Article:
A 'civics' lesson for a good dealer who done wrong

I live in Southern California and just finished the first year of a three-year lease on a Honda Civic EX with American Honda Finance Corp. (AFHC). I took the car in to my local Honda dealer for its 15,000 mile scheduled maintenance service. During a routine road test immediately following the service, the service tech got into an accident (less than a mile from the dealership) with another car driven by an uninsured motorist. The driver-side airbag deployed on my car and it was good to learn the service tech is OK.

The assistant service manager said they’re taking full responsibility for the accident and have their own body shop next door to the dealer to fix the car with original Honda parts, yada-yada. My car looks like it was T-boned…with damage to the driver’s side quarter-panel, wheel and front bumper/headlight area. I’m being told it’s $6500 worth of damage and have no idea about the crumple zone.

I’m concerned about the crumple zone being affected and concerned about being held responsible by AFCH for any excessive wear and tear when they send the third-party inspector out when the lease is up (don’t know if a letter from the dealer acknowledging what they did would help).

I’m on my 4th Honda. Although I’ve never purchased or leased any of them from this Honda dealer (they’ve haven’t had the exact vehicle I was looking for or matched my best deal each time), I’ve been faithfully going to them for maintenance and service for the last 10 years. During this time, I know they’ve profitted from the thousands of dollars I’ve spent there over the years.

Instead of agreeing to fix the car, do you think I can insist and persist that they pay off my current lease from AFCH and put me in a new Honda lease, in a new Civic EX (equipped with what I have now) at or about the same price I’m paying?

I think you should certainly try to leave the car with them and drive something else off the lot. Can I talk with your supervisor may be a helpful phrase. Problems and wrecked and repaired cars are not uncommon, thinking of a voyager and a transmission leak that started after a major repair and after the shop fixed it the 3rd time under warranty we traded it in. I remember the shop quote, We’ll keep homering the warranty but things don’t seem to line up quite right.

Read your lease. You may not have a choice in this. You don’t own the vehicle. And $6500 will not be enough to “total” it.

In short, they may not need your approval to proceed.


A quick look at the AFCH site provides a little info and you should read the fine print on your paperwork carefully.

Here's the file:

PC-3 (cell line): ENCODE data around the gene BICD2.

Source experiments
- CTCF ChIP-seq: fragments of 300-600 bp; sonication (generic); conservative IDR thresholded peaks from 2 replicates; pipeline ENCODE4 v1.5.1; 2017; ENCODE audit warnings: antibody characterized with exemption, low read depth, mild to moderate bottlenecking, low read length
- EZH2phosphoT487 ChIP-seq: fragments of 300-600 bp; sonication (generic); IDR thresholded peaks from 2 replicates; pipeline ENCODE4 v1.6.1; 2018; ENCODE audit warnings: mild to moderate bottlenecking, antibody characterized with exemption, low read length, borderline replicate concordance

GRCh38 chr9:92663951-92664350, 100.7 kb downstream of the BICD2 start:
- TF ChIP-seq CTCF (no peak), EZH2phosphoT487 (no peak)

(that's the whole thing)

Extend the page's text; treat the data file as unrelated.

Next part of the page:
The site refers to a lease from AFCH as basically having a GAP coverage unless you finance the vehicle through a retail sales contract. With the latter it states you must buy the GAP policy separately exc. in the state of NY.

It also says that you should contact customer service and that you are responsible for excess wear and tear to be determined with an inspection within 2 months of the lease end.

Your situation is a bit different because the dealer was involved in the car wreck. One thing you should not do is take a verbal promise from either AFCH or the dealer.
Make sure who is going to do what is in writing.

I think there are plenty of creative solutions here - and I think you should explore some of them.

IMHO, the best tactic is to explain what you’d like to do, then be flexible about how to get there.

Everything hinges on the quality of the repair. If the repair is done right, nobody, not even the third party inspector, should be able to tell the car was in a collision, so that would be the main issue for me.

If I were in your shoes, I would ask the repaired car be inspected by one of the third party inspectors whose job it is to check cars at the end of the lease, at the dealership’s expense.* If this inspector has no issues with the repairs, that should resolve that issue for you.

*You should ask to pay for this inspection and be reimbursed by the dealership so the inspector thinks you are paying for the inspection and, therefore, has no conflict of interest.

Since it is not your car and belongs to Honda leasing, I suggest you have a conversation with them on how they want to handle it. They can then work with the dealer on the specifications for the repairs to their satisfaction. Then you should not be liable for any “wear and tear” items resulting from the repair. You are really just a bystander on this since it is a leased car but you are liable just the same. That’s just another reason not to lease.